Marijuana pests are one of the main reasons we experience indoor grow room and outdoor marijuana disasters. Many growers experience the heartbreak of seeing spider mite tents, sucking aphids, fungus gnats, whiteflies budworms, and many other meanies plaguing our beautiful cannabis plants.
There are many methods cultivators can employ to protect their crops, and for marijuana growers it’s no different. And for every problem, there are many different solutions for growers to choose from. That also holds true when it comes to pest control. Aphids, spider mites, gnats and more are just looking for healthy cannabis plants to destroy for their own good, and it’s up to the grower to determine how to get rid of them.
The method of using beneficial bugs in the grow space is really just the act of letting nature be nature. There are no pesticides or chemicals used. Instead, insects are introduced that will be beneficial to the garden and the plants within it. These beneficial insects will prey on the unwanted pests, without actually causing harm to the marijuana plant itself.
While undergoing its natural life cycle, the beneficial bugs will also provide compost for the plant’s soil, and that soil will in turn provide them the moisture, food and life they need. This is why many growers experienced with this method the term organic pest control one step further and call this particular method biological pest control.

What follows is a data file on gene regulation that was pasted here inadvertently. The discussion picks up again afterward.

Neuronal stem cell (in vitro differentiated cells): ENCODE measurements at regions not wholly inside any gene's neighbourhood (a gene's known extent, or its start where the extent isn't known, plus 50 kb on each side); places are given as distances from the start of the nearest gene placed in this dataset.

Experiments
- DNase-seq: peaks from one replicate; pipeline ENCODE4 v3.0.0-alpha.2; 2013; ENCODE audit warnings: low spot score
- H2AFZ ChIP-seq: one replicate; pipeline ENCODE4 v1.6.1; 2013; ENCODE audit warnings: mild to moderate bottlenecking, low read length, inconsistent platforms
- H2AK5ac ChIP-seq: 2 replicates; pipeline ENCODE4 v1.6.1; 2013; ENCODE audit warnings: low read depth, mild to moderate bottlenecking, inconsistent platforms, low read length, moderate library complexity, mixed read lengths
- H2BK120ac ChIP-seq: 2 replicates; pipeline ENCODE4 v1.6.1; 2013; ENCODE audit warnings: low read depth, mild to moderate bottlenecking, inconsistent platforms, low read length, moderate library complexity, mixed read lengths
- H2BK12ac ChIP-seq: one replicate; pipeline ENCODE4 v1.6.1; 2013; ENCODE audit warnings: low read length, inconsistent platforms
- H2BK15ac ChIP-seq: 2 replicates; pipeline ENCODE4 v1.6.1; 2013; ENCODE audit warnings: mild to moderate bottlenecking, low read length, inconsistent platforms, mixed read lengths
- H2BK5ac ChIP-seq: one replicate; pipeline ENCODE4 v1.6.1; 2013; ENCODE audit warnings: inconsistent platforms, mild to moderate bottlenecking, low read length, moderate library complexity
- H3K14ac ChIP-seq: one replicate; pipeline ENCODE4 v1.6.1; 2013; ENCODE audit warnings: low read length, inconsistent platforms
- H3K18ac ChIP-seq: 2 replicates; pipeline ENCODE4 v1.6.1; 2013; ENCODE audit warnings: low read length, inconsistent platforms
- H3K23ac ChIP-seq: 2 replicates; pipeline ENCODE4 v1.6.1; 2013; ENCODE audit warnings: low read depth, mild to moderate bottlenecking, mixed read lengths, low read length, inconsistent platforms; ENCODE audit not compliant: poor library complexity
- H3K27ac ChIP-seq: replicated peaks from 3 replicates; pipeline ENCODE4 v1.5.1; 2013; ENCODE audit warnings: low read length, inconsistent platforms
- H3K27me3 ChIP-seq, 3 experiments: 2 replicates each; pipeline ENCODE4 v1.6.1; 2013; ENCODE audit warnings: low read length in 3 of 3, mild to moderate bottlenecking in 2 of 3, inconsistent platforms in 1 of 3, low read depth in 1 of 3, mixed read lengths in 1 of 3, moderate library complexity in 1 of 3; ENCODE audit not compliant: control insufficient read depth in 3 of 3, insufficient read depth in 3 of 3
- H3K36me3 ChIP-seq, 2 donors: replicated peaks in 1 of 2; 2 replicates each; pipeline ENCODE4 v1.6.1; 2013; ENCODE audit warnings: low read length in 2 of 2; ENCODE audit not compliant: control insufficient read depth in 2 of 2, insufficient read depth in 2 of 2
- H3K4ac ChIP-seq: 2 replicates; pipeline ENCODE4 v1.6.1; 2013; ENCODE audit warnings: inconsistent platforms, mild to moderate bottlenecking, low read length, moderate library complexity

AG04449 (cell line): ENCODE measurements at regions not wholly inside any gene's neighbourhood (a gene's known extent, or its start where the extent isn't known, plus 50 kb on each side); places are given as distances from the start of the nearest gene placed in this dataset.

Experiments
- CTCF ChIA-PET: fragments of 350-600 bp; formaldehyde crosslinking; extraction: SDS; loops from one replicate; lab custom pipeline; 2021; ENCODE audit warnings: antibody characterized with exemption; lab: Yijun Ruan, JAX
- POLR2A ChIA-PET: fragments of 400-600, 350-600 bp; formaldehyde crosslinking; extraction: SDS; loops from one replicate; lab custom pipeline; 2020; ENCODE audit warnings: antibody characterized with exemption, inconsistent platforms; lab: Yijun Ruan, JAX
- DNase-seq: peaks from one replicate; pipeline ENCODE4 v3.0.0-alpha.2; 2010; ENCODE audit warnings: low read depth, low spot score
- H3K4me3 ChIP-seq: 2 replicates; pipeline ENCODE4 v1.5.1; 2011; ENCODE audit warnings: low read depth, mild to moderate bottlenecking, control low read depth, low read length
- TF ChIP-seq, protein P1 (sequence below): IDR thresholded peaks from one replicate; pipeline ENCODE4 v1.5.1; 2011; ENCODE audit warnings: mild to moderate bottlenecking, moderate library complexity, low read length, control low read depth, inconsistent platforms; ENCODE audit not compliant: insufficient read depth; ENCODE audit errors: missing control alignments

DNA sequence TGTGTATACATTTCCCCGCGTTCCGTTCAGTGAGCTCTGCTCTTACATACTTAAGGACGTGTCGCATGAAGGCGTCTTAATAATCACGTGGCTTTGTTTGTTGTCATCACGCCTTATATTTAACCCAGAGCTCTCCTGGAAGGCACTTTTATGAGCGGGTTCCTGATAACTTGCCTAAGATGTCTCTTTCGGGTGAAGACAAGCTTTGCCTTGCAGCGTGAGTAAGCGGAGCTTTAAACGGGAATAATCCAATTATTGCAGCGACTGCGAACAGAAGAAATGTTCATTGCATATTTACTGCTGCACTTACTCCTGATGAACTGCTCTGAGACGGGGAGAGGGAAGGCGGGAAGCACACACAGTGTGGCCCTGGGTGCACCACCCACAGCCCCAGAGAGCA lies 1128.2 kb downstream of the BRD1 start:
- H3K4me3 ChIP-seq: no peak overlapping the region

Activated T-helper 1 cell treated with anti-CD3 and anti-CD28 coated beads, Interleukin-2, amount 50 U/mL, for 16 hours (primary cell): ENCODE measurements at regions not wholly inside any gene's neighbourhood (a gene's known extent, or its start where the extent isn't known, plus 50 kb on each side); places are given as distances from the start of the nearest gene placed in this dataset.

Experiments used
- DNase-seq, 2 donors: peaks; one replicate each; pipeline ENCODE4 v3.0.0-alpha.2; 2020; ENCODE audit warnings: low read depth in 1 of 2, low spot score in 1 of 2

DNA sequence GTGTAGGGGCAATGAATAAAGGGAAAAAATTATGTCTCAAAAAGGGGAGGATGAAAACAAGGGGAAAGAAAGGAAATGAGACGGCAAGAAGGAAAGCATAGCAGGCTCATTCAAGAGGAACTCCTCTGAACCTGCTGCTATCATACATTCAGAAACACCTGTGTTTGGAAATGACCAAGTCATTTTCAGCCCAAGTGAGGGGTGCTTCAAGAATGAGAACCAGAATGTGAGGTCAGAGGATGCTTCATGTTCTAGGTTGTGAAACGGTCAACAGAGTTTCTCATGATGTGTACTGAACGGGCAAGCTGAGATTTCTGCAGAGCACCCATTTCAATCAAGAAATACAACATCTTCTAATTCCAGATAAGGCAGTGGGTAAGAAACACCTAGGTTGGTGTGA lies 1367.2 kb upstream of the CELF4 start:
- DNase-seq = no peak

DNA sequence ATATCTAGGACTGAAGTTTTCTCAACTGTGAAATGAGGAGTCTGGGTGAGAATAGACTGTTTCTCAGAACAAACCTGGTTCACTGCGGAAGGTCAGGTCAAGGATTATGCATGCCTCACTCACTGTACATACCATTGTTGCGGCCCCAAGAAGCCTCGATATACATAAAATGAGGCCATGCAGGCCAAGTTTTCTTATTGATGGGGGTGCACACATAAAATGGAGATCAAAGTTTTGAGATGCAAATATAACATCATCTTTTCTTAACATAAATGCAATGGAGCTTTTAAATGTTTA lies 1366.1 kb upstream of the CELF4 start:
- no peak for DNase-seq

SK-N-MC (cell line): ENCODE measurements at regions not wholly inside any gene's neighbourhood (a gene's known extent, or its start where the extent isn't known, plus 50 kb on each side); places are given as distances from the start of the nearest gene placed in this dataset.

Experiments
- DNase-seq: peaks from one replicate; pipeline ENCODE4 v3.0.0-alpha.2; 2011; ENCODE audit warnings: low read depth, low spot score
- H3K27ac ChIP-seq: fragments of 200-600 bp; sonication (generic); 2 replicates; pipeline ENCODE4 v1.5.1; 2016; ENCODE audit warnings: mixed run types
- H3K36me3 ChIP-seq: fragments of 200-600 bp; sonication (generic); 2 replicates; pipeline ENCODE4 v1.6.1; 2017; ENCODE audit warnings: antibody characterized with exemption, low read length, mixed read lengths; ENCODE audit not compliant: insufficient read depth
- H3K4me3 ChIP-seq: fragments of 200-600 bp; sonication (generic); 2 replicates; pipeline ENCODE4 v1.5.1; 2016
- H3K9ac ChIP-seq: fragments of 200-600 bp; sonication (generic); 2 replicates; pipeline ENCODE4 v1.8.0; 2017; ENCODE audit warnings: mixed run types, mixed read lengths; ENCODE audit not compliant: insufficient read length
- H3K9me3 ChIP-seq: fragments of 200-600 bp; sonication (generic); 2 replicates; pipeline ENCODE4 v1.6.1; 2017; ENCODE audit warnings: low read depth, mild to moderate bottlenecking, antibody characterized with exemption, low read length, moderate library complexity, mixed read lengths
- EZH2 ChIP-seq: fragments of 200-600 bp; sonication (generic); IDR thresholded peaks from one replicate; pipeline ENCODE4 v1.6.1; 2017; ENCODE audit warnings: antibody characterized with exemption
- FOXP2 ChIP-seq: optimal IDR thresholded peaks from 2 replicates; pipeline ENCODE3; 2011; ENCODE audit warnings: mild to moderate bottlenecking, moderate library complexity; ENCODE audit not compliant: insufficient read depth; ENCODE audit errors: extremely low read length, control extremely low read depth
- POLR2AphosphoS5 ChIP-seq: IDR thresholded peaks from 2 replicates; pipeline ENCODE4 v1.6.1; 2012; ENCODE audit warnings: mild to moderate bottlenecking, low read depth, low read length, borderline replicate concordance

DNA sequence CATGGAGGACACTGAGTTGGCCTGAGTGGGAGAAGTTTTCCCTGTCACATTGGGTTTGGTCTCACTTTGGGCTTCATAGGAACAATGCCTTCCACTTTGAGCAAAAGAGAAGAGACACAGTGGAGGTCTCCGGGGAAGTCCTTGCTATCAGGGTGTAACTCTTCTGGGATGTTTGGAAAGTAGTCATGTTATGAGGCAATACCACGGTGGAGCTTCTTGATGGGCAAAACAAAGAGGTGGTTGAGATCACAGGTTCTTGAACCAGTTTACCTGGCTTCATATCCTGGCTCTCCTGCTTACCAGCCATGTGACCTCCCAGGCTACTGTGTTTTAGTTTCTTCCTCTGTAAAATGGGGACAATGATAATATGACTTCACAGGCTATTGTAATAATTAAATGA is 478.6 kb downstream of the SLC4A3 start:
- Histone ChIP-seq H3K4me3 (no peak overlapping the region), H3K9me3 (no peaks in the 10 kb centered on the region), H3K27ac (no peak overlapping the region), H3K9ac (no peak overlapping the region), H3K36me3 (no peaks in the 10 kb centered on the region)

Pesticides, whether synthetic or organic, can also leave a residue behind on the plant, even when proper flushing is done. This residue can then remain on the product during the drying and curing process, and could even damage the bud in the end. Using beneficial bugs in place of any pesticide eliminates this problem.
In addition to being good for the plants and insects that thrive in the garden space, using beneficial bugs instead of pesticides is also good the environment. Each year, an immense amount of chemical runoff is put into the oceans and waterways of the world. That runoff, even with organic pest control pesticides, can create algae blooms, which chokes off the wildlife that relies on those areas for food and shelter.
Pesticides, even those claiming to be organic, can ultimately be harmful to the environment. Introducing beneficial bugs doesn’t just protect the environment they’re placed in, it protects the global environment.
THINGS TO KEEP IN MIND
Many growers start to introduce beneficial bugs and wonder why, after a short time, the beneficial bugs have died or have been ineffective. One reason for this is that pesticides, while not being used on the crop, are still being used on the surrounding lawn or other green spaces.
If beneficial bugs are going to be introduced to a space, it simply doesn’t make sense to have substances that will kill them nearby. Those pesticides can travel great distances, and most bugs will likely travel to those other greenspaces while serving the garden. This is why it’s so important that organic spaces are left as completely organic space, with every single square inch being organic.